The Promise Armenian Institute at UCLA presents “Internment and Destruction: Concentration Camps During the Armenian Genocide” by Dr. Khatchig Mouradian. This lecture is co-sponsored by the UCLA Richard Hovannisian Endowed Chair in Modern Armenian History, UCLA Center for Near Eastern Studies, the National Association for Armenian Studies and Research (NAASR), and the Ararat-Eskijian Museum.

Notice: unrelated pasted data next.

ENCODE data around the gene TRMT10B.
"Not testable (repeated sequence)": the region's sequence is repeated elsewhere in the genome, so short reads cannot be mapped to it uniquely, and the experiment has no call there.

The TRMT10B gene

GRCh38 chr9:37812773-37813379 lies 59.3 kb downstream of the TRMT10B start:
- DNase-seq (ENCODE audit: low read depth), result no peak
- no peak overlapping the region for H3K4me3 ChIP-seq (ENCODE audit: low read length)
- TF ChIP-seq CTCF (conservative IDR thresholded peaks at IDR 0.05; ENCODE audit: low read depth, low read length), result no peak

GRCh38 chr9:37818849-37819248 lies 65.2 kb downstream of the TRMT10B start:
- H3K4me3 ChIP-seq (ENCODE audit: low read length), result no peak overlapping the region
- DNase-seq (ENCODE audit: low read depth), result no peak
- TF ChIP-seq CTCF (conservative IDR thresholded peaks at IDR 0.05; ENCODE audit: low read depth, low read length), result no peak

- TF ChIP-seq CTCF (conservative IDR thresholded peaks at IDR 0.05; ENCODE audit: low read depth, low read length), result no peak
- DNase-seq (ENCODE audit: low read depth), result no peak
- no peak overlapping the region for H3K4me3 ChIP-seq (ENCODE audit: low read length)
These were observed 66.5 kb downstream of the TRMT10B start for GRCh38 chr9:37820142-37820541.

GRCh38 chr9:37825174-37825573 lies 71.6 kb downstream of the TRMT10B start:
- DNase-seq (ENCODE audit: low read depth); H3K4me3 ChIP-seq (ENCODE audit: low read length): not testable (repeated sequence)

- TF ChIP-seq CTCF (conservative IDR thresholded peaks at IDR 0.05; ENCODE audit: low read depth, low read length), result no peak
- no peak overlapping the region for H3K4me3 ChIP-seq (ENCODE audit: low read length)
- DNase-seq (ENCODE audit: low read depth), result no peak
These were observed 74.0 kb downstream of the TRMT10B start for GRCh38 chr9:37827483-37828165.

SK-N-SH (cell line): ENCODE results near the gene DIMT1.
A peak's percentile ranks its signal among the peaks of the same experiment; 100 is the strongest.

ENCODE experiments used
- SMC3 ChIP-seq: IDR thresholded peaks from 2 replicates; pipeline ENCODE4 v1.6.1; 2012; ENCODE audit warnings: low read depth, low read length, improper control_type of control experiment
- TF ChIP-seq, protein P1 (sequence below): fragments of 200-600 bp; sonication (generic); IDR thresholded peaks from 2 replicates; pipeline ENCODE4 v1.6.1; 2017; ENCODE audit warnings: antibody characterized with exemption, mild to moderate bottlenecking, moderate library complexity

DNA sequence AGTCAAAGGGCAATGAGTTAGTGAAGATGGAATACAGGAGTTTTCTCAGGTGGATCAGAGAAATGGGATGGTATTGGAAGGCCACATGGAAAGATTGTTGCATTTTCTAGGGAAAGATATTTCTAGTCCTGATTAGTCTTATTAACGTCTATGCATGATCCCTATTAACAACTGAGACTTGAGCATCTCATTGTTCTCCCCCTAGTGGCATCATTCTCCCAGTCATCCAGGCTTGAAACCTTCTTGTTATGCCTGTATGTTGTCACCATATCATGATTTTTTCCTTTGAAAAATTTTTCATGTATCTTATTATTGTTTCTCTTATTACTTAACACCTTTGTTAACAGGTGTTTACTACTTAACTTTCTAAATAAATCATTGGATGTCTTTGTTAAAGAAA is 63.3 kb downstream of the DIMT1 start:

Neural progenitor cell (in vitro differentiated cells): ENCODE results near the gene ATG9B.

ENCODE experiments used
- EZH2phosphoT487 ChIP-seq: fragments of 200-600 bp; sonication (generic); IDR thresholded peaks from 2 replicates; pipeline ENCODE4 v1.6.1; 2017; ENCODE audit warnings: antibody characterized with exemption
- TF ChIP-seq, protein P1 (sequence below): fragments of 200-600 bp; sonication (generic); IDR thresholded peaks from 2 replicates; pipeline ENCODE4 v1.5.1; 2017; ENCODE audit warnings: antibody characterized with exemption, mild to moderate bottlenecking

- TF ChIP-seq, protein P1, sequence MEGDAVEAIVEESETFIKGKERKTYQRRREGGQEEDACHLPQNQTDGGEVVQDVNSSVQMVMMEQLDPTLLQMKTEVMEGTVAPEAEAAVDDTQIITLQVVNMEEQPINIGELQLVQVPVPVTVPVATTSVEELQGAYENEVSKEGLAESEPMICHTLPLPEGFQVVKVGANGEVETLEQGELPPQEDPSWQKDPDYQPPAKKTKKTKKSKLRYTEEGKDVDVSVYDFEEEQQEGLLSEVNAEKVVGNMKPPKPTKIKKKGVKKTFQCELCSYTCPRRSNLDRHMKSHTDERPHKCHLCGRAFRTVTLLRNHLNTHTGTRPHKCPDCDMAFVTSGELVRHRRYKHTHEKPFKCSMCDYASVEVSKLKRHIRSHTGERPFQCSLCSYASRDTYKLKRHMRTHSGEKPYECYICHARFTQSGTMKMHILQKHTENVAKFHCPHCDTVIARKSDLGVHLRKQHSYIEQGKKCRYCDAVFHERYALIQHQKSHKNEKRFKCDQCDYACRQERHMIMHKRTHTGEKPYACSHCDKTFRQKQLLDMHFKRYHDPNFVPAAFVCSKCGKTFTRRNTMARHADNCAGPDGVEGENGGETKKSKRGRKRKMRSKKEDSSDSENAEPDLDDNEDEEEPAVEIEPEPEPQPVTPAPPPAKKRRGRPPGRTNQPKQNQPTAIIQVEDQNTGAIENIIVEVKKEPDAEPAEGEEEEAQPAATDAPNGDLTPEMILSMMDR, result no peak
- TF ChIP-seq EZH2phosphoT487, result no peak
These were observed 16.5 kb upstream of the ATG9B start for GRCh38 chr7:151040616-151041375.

Many Armenian Genocide survivors wrote about their concentration camp experience in newspaper articles and memoirs published in the decades after World War I, yet it took almost a century for the first scholarly examinations of their internment to appear. Focusing on the Meskeneh concentration camp on the lower bend of the Euphrates, this lecture situates the internment and destruction of Armenians in Ottoman Syria within the global history of concentration camps. Providing an overview of the structure, administration, life, and resistance in concentration camps based on Armenian accounts, Ottoman archives, and western diplomatic records, Mouradian argues that this glaring manifestation of total war – one directed towards the empire’s very own Armenian subjects – constitutes an important moment of transition in the use internment as a weapon of annihilation.
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